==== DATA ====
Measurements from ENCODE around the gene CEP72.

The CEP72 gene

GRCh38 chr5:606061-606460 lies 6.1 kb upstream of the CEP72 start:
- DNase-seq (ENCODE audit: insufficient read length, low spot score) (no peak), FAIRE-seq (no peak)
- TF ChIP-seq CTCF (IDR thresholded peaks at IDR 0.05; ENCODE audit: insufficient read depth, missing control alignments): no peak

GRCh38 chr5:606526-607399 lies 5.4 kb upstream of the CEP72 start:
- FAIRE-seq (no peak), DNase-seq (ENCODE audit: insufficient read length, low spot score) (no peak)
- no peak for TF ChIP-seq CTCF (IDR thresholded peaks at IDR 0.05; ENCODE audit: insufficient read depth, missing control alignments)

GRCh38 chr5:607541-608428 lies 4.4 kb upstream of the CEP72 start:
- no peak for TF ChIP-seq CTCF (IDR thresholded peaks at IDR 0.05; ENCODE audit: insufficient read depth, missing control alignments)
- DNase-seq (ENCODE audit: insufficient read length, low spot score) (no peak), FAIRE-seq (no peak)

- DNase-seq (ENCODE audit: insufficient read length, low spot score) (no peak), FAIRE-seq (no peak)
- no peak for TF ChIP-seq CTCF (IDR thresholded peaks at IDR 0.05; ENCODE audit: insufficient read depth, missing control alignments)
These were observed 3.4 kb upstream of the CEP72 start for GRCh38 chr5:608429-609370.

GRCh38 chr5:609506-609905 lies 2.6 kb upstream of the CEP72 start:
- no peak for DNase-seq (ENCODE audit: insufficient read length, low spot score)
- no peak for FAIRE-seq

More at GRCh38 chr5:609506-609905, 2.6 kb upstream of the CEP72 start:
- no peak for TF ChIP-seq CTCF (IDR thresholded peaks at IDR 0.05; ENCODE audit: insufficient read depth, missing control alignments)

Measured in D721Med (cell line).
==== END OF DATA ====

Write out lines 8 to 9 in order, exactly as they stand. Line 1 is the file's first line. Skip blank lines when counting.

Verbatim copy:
- no peak for TF ChIP-seq CTCF (IDR thresholded peaks at IDR 0.05; ENCODE audit: insufficient read depth, missing control alignments)

GRCh38 chr5:607541-608428 lies 4.4 kb upstream of the CEP72 start: